24 Feb, 2023 @ 16:30
1 min read

Tough new animal welfare law approved for Costa Blanca and Valencia areas of Spain

Tough new animal welfare law approved for Costa Blanca and Valencia areas of Spain
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THE Valencian parliament has approved a new regional animal welfare bill which is tougher than recently-passed national legislation.

The law imposes penalties of up to €45,000 for the most serious cases of animal abuse while the breeding and sale of pets is restricted to authorised professionals.

Unlike the national law, the new legislation also includes hunting dogs who are classified as pets.

Valencian agriculture minister, Isaura Navarro, said: “We have taken another step towards a more advanced and respectful society that guarantees the rights of animals and makes us a fairer, modern and, above all, protective community.”


Head of AnimaNaturalis in Spain, Aida Gascon, called the Valencian law ‘a step forward which puts the region in the forefront of animal protection’.

The law pursues the notion of ‘zero sacrifice’ for animals and classifies them as ‘sentient beings’ and not just pets.

Adoption is prioritised and the registration and identification of domestic animals will be required, with a period of six months for owners to register them.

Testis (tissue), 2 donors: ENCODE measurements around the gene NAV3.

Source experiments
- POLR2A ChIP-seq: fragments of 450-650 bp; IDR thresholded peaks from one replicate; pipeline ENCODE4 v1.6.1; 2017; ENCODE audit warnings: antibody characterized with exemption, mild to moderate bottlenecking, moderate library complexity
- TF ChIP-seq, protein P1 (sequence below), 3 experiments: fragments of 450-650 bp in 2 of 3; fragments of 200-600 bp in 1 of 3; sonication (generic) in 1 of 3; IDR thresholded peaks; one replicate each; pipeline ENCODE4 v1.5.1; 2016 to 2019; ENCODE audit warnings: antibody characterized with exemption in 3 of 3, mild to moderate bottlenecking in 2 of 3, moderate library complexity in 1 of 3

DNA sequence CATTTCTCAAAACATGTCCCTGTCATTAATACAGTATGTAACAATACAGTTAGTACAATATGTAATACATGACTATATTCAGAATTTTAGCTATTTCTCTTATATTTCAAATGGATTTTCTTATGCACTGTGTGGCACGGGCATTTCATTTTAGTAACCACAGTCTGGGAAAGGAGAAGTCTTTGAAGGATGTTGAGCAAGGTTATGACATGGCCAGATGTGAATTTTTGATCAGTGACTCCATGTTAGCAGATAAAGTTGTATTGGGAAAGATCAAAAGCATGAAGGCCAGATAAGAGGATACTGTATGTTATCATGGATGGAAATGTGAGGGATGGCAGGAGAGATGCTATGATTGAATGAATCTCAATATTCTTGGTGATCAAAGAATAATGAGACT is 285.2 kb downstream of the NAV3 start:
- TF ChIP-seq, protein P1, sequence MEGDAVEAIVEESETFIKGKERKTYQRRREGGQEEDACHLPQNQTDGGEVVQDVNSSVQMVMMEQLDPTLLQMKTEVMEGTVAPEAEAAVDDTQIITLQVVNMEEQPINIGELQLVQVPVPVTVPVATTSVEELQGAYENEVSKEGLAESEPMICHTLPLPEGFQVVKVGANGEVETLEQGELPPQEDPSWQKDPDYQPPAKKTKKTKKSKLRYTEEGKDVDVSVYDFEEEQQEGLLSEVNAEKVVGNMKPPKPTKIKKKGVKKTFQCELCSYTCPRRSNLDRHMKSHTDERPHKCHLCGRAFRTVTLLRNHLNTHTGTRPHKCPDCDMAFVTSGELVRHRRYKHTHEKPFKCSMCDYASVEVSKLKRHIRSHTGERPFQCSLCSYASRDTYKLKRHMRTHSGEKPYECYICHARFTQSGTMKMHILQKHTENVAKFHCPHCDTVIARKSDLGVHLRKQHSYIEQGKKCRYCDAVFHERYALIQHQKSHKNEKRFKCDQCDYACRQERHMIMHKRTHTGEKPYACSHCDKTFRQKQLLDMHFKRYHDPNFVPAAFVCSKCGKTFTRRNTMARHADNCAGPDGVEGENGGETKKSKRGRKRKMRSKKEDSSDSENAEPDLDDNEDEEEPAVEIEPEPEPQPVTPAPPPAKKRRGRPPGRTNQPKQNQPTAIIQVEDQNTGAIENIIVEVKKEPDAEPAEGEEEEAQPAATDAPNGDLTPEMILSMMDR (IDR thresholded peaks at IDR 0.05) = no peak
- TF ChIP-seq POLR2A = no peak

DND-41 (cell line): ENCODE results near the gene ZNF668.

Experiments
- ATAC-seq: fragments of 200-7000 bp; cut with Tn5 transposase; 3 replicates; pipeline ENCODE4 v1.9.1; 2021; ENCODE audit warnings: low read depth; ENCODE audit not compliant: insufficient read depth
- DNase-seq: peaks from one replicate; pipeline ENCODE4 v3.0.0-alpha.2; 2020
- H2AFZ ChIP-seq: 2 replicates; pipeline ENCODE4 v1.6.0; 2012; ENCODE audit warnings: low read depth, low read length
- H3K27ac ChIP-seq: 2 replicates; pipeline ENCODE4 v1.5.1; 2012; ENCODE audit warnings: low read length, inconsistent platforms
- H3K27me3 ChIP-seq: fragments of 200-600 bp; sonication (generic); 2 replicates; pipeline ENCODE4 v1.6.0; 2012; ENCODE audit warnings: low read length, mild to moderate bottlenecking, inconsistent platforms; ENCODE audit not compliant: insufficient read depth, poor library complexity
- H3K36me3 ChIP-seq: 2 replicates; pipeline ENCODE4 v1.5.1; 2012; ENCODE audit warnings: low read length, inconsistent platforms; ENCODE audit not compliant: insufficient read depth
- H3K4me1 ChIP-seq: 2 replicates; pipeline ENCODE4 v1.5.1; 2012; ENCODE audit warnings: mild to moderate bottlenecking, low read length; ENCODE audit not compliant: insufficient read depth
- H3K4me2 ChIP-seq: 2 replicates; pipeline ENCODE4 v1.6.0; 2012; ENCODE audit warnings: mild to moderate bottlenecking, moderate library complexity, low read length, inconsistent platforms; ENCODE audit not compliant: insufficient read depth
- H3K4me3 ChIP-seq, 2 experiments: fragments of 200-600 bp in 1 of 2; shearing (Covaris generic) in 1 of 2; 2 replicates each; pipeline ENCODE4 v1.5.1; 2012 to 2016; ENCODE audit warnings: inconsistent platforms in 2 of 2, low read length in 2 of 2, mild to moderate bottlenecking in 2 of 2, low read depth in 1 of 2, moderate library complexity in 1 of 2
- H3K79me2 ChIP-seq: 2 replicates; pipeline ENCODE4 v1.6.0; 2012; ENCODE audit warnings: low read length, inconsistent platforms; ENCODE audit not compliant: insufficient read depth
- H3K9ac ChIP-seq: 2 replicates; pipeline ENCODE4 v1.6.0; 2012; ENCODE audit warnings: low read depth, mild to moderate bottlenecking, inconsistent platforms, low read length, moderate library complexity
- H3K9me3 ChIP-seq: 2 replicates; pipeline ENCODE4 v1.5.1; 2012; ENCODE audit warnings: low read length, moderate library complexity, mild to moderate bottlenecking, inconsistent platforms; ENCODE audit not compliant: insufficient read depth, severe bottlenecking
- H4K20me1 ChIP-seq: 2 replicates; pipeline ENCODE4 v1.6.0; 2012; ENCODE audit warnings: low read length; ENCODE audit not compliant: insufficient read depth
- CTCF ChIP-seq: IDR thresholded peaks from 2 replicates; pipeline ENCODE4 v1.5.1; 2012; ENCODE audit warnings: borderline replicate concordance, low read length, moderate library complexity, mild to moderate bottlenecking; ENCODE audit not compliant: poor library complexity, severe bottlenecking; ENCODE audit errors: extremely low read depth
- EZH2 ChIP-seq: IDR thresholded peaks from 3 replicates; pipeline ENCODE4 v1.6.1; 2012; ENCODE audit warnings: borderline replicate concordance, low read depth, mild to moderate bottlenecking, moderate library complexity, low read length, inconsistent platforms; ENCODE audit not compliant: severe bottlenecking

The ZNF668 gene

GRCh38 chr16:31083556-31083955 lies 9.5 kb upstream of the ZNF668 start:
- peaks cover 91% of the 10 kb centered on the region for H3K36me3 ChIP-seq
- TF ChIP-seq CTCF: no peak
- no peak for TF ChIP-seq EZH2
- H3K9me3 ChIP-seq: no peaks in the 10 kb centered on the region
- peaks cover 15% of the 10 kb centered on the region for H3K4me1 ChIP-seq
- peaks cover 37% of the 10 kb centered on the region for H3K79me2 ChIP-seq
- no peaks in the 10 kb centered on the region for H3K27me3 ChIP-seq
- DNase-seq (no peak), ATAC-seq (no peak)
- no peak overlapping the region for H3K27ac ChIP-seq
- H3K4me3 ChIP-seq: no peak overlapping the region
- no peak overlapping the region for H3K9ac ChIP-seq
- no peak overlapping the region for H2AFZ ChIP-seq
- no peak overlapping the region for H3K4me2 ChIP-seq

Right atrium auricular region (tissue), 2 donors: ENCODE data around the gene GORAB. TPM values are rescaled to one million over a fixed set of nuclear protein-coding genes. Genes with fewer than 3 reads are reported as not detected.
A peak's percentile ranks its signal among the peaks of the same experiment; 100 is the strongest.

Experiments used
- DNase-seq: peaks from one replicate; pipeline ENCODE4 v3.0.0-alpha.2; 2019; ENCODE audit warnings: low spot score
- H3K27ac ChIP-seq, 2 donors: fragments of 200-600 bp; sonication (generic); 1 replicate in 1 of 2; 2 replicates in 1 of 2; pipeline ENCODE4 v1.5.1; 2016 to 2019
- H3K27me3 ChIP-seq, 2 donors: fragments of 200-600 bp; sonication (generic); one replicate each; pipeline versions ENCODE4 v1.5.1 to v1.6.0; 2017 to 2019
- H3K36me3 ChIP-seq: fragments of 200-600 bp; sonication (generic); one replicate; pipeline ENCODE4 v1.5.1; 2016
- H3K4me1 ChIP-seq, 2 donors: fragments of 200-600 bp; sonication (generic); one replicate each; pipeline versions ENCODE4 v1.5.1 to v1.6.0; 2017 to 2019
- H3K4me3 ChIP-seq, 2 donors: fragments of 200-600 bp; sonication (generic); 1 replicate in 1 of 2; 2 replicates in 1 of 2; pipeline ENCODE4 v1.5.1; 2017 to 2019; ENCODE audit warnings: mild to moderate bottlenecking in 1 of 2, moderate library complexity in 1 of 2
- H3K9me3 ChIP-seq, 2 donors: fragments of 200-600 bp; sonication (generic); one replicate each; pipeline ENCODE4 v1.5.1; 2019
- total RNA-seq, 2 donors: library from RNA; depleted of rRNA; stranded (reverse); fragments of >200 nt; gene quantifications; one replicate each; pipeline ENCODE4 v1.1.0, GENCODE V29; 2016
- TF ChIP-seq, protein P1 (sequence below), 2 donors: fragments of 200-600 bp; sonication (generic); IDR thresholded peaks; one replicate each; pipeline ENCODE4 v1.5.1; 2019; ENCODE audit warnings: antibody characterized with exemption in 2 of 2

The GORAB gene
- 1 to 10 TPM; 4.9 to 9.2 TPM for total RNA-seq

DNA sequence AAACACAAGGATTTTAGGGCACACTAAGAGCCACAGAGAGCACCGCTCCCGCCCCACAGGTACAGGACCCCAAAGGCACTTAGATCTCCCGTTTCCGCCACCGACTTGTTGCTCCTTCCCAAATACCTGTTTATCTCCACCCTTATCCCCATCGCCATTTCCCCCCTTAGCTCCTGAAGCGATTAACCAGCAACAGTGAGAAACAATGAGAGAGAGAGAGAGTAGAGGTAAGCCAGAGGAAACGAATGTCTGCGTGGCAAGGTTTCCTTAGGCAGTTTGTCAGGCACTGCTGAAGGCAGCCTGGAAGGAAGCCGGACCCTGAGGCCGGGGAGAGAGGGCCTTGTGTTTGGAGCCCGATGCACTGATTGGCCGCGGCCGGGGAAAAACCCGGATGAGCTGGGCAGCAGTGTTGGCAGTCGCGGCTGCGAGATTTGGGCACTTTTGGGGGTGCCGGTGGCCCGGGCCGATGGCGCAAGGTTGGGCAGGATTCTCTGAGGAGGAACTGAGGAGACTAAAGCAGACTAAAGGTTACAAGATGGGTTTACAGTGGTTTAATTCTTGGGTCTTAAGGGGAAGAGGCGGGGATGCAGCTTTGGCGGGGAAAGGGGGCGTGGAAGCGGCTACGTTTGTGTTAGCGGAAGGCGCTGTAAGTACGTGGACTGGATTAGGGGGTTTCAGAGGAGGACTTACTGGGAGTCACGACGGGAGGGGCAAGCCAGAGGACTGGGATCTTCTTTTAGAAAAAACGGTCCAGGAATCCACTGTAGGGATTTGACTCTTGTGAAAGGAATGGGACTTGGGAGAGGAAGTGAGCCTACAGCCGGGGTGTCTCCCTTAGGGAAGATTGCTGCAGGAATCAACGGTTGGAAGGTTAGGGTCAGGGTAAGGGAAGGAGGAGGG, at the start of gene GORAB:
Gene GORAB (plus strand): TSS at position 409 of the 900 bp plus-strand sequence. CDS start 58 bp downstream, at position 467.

Penalties for not having a dog microchipped or not properly caring for a pet will vary between €100 to €3,000.

Other examples of abuse include keeping animals permanently tied up; supplying drugs without veterinary supervision; not giving animals enough food or water; breeding or selling them without a licence; leaving them unsupervised in cars; or training them for fights.

The law specifies that spiked or electric choke collars can only be used by professionals and provides for the creation of a register of people and groups that that have committed infractions or crimes of mistreating animals.

Certain sports activities that involve the cruel treatment of animals are prohibited, as well as travelling circus shows with any type of species.

Bullfighting does not come under the law’s remit and is covered by separate regulations.

Other measures included are the identification of cats and the management of feline colonies and sterilisation to control populations

Cats must be at least one year old before being used to produce litters and cannot eight years, with a minimum period between births of 12 months.

Other measures are a more exhaustive regulation of the implantation of the identification chip or the creation of an advisory and advisory council on the protection of companion animals, with representatives of veterinarians, security bodies and associative entities.


Alex Trelinski

Alex worked for 30 years for the BBC as a presenter, producer and manager. He covered a variety of areas specialising in sport, news and politics. After moving to the Costa Blanca over a decade ago, he edited a newspaper for 5 years and worked on local radio.

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